Access Paratransit: Action needed to address cost, quality, and equity
June 13, 2017
Access paratransit is a federally mandated program that costs $61 million per year and provides vital mobility services for about 8,000 people. Over the past decade Transit has worked to control the costs of the program. Nevertheless, expenditures have increased while ridership and on-time performance have declined. At the same time, Transit has done little to promote the program to ensure it is reaching historically underserved populations, like people with limited English proficiency. A new contract with its service providers, starting in 2018, provides a unique opportunity for Transit to make changes to paratransit service. We recommend ways to address inefficient practices, improve service, and ensure equitable access to the program.
Access provided nearly 900,000 rides to over 8,000 residents in 2016. These rides let individuals who are unable to use fixed-route buses lead more independent lives, taking them to work, run errands, meet friends, and get medical care. The Americans with Disabilities Act mandates this service in order to ensure that people with disabilities have comparable transportation choices.
Transit spends $61 million, or 9 percent of its budget, on Access paratransit services. Given the high cost of this service, and the important role it plays in the lives of its customers, it is important that Transit makes sure that the service is provided as efficiently and effectively as possible.
King County is home to 196,000 people with disabilities, a third of whom are people of color, and many of whom have limited English proficiency. Government policies and programs have historically underserved these groups. King County’s Equity and Social Justice Strategic Plan recognizes that not all people are on equal footing and advocates for a proactive service focused on people and places where needs are greatest.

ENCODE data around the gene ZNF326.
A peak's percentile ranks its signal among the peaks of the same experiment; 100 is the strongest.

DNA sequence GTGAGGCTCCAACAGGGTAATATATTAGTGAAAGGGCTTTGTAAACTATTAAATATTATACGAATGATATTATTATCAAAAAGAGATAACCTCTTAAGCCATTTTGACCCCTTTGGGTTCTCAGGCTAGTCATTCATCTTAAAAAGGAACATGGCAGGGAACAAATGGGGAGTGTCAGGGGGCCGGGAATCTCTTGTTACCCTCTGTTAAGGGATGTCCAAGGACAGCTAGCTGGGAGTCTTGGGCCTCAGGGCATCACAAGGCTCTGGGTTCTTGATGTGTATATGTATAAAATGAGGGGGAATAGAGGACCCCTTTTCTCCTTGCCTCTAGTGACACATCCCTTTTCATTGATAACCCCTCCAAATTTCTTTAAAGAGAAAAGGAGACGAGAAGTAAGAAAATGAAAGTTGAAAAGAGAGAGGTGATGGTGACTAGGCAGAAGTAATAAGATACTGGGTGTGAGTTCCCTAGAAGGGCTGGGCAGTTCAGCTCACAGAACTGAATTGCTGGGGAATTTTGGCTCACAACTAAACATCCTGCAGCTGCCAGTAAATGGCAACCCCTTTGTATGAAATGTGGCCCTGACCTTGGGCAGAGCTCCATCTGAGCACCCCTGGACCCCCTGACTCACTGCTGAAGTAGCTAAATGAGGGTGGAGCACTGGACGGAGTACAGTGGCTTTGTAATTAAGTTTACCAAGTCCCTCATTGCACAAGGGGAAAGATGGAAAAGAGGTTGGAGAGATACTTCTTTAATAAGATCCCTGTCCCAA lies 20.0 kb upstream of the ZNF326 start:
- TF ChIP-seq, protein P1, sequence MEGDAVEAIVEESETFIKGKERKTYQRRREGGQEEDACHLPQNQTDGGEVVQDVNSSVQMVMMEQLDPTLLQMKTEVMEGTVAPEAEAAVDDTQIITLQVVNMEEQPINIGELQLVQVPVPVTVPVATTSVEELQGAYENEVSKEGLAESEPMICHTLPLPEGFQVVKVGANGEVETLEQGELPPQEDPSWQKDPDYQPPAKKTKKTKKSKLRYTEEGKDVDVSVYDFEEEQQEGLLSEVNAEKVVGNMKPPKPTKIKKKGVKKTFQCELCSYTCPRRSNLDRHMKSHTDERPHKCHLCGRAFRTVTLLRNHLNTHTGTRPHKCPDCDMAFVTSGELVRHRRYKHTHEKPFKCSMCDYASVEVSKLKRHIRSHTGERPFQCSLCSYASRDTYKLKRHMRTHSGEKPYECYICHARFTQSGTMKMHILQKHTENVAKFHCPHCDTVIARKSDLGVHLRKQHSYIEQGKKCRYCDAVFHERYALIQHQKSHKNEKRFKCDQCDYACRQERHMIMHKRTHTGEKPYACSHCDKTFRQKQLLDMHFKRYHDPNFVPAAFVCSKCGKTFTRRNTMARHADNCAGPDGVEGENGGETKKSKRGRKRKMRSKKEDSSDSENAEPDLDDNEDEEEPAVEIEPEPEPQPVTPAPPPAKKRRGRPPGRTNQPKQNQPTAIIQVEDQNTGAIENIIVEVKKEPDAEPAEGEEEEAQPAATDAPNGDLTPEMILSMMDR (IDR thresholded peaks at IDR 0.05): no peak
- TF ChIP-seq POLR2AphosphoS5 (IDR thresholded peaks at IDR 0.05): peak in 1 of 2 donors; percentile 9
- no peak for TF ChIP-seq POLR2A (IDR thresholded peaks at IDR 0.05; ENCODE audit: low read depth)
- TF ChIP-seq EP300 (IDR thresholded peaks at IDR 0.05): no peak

Transit has implemented several efforts to control costs of paratransit services, like expanding the Community Access Transportation (CAT) program, and training people with disabilities to use the fixed-route system. But certain legacy practices, such as a reliance on large vans running routes with few or no passengers, contribute to inefficiencies. Transit lags behind other transit agencies in improving the flexibility of paratransit service by providing more rides on more efficient alternatives, such as taxis.
We also found areas of concern related to customer service, especially trip length, early drop-offs, and a lack of payment options. About half of all respondents to Transit’s recent customer survey said they were dissatisfied with the amount of time it takes to travel on Access. We found that some trips are longer on paratransit than they would have been on the fixed-route system, contrary to Federal Transit Administration guidelines. In addition, paratransit users lack some of the options for paying for services that are available to fixed-route passengers.
Information from several sources indicate that substantial barriers to using Access exist for certain populations, such as those with limited English proficiency. However, Transit has not availed itself of King County’s equity and social justice tools and does not engage in proactive outreach with historically underserved communities about this program.
We recommend changes intended to improve the flexibility and cost of the service. We also recommend Transit take steps to improve the monitoring of travel time and to provide additional payment options to customers. Transit should take steps to ensure the service is equitable by applying the county’s Equity Impact Review tool to identify gaps and work to increase access to historically underserved populations.
Larry Brubaker, Sean DeBlieck, Megan Ko, and Ben Thompson conducted this audit. If you have any questions or would like more information, please call the King County Auditor's Office at 206-477-1033 or contact us by email KCAO@kingcounty.gov.